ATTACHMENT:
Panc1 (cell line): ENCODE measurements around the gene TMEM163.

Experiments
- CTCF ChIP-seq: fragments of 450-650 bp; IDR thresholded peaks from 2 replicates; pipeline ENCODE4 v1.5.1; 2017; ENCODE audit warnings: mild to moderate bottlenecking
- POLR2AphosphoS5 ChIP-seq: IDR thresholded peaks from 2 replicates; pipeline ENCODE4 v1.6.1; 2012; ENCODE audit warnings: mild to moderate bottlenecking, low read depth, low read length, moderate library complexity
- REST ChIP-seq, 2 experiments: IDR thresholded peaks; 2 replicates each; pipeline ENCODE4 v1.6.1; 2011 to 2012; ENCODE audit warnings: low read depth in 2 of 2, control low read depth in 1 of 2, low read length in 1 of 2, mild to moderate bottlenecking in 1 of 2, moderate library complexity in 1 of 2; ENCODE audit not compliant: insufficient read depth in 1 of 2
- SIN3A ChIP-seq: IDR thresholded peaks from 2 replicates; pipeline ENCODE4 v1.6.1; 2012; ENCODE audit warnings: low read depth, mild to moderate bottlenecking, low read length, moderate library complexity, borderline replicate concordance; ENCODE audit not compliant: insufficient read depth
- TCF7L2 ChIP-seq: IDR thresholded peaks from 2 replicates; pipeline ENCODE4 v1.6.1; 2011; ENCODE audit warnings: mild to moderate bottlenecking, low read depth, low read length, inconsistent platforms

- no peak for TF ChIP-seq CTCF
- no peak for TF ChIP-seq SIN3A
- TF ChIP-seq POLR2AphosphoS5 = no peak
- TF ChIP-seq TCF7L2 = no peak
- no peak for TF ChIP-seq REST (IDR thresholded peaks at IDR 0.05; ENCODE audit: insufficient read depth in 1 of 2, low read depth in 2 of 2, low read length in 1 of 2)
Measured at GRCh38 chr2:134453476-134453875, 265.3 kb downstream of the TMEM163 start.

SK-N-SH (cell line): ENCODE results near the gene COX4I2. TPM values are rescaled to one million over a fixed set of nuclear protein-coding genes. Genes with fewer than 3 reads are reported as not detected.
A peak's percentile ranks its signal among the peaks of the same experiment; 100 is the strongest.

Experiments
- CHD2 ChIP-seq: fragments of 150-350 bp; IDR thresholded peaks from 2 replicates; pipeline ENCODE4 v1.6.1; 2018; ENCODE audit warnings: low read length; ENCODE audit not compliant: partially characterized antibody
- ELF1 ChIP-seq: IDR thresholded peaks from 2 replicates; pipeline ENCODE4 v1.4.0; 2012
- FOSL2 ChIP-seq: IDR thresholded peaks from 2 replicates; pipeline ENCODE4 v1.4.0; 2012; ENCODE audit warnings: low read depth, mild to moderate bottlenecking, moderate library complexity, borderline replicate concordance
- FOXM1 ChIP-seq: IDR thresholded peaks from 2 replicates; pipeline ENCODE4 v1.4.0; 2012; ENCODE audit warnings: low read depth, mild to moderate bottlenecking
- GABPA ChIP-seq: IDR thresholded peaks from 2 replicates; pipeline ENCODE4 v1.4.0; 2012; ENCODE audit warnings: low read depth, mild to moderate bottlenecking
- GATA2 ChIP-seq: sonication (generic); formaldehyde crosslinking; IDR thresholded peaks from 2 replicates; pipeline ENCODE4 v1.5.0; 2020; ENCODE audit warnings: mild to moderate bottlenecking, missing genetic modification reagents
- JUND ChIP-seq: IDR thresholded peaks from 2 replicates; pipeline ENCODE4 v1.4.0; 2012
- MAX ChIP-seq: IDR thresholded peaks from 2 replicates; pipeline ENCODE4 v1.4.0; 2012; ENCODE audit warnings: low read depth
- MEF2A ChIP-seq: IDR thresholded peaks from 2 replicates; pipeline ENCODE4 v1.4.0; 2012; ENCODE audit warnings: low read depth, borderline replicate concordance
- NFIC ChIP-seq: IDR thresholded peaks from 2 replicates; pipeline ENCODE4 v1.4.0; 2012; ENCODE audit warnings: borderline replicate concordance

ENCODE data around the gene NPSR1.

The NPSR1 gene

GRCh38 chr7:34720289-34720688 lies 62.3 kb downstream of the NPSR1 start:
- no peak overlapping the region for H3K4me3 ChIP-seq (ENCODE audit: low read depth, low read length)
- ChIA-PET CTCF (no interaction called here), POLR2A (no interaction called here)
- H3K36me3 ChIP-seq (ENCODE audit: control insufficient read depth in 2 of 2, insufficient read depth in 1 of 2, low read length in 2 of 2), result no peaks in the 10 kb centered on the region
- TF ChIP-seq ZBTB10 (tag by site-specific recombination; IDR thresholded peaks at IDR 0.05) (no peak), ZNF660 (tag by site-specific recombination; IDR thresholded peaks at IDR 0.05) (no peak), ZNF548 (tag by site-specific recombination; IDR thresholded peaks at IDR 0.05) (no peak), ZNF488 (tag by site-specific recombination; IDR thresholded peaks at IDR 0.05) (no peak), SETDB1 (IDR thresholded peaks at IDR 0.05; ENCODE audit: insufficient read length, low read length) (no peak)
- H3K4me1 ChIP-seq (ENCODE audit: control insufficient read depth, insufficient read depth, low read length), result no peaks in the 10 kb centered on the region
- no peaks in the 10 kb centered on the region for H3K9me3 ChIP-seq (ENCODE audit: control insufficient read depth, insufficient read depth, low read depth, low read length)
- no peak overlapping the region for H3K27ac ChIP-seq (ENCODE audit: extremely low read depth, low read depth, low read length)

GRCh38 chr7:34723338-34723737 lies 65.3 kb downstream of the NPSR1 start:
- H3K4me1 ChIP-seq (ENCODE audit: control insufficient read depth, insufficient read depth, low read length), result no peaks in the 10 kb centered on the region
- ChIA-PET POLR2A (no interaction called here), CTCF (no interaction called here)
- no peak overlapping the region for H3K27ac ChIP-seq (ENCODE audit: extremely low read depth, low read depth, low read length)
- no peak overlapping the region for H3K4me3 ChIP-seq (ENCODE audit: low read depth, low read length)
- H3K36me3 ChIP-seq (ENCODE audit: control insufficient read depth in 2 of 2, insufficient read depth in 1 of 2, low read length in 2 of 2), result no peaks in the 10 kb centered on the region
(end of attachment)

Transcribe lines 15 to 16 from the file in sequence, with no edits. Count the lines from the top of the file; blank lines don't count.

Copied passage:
A peak's percentile ranks its signal among the peaks of the same experiment; 100 is the strongest.

Experiments